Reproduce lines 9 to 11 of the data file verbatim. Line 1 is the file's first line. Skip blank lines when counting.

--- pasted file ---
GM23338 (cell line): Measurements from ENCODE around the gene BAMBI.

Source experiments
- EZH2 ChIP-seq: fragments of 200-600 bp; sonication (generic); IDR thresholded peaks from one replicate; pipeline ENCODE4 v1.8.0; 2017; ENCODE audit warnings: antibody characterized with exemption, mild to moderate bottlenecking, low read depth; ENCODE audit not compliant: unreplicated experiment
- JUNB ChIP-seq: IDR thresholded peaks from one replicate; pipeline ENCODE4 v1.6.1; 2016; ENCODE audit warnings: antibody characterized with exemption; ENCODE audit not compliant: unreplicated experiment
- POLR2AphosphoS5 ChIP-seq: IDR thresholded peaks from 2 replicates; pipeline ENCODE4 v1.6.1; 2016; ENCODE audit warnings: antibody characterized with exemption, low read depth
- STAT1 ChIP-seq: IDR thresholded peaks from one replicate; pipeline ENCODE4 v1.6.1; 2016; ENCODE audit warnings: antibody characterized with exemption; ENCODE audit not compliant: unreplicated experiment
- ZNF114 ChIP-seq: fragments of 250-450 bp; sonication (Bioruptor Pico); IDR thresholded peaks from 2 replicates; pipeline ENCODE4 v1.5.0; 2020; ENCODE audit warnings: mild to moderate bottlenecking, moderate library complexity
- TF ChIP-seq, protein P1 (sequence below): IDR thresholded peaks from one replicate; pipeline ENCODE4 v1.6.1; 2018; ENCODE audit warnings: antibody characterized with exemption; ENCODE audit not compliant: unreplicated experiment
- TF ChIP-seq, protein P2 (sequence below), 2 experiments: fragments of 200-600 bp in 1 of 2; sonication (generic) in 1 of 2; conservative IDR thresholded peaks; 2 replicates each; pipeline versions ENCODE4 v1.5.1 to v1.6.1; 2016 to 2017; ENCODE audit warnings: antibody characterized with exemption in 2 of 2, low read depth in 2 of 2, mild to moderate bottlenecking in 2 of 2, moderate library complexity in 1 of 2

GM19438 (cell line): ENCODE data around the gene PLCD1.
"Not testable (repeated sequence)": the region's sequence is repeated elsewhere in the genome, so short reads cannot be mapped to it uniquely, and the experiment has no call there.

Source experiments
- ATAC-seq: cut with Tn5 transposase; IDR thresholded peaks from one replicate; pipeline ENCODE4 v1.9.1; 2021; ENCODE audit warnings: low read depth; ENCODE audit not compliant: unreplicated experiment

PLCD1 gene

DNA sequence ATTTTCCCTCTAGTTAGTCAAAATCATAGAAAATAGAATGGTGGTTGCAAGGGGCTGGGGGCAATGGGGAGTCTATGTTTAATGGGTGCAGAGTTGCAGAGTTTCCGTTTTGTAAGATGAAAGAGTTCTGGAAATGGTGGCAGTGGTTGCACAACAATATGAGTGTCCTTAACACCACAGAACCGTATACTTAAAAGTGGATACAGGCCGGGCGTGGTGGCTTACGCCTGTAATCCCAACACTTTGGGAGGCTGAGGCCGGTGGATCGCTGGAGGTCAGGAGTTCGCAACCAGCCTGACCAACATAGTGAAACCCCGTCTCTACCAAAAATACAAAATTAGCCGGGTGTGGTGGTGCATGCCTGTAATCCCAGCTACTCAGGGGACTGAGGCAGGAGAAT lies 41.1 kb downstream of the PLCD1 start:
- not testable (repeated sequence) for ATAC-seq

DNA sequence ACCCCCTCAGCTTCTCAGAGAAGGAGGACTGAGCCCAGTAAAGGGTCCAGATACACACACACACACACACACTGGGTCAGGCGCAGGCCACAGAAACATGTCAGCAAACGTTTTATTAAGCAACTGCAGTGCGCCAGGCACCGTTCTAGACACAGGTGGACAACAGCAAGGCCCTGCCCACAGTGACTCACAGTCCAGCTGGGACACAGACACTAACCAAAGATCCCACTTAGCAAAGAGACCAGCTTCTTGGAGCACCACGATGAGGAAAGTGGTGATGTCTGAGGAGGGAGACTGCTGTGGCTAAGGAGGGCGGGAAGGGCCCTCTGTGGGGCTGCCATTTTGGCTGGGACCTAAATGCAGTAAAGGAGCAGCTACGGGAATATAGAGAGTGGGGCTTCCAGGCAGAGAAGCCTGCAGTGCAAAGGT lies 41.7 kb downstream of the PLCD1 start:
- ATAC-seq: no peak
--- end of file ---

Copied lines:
- TF ChIP-seq, protein P2 (sequence below), 2 experiments: fragments of 200-600 bp in 1 of 2; sonication (generic) in 1 of 2; conservative IDR thresholded peaks; 2 replicates each; pipeline versions ENCODE4 v1.5.1 to v1.6.1; 2016 to 2017; ENCODE audit warnings: antibody characterized with exemption in 2 of 2, low read depth in 2 of 2, mild to moderate bottlenecking in 2 of 2, moderate library complexity in 1 of 2

GM19438 (cell line): ENCODE data around the gene PLCD1.
"Not testable (repeated sequence)": the region's sequence is repeated elsewhere in the genome, so short reads cannot be mapped to it uniquely, and the experiment has no call there.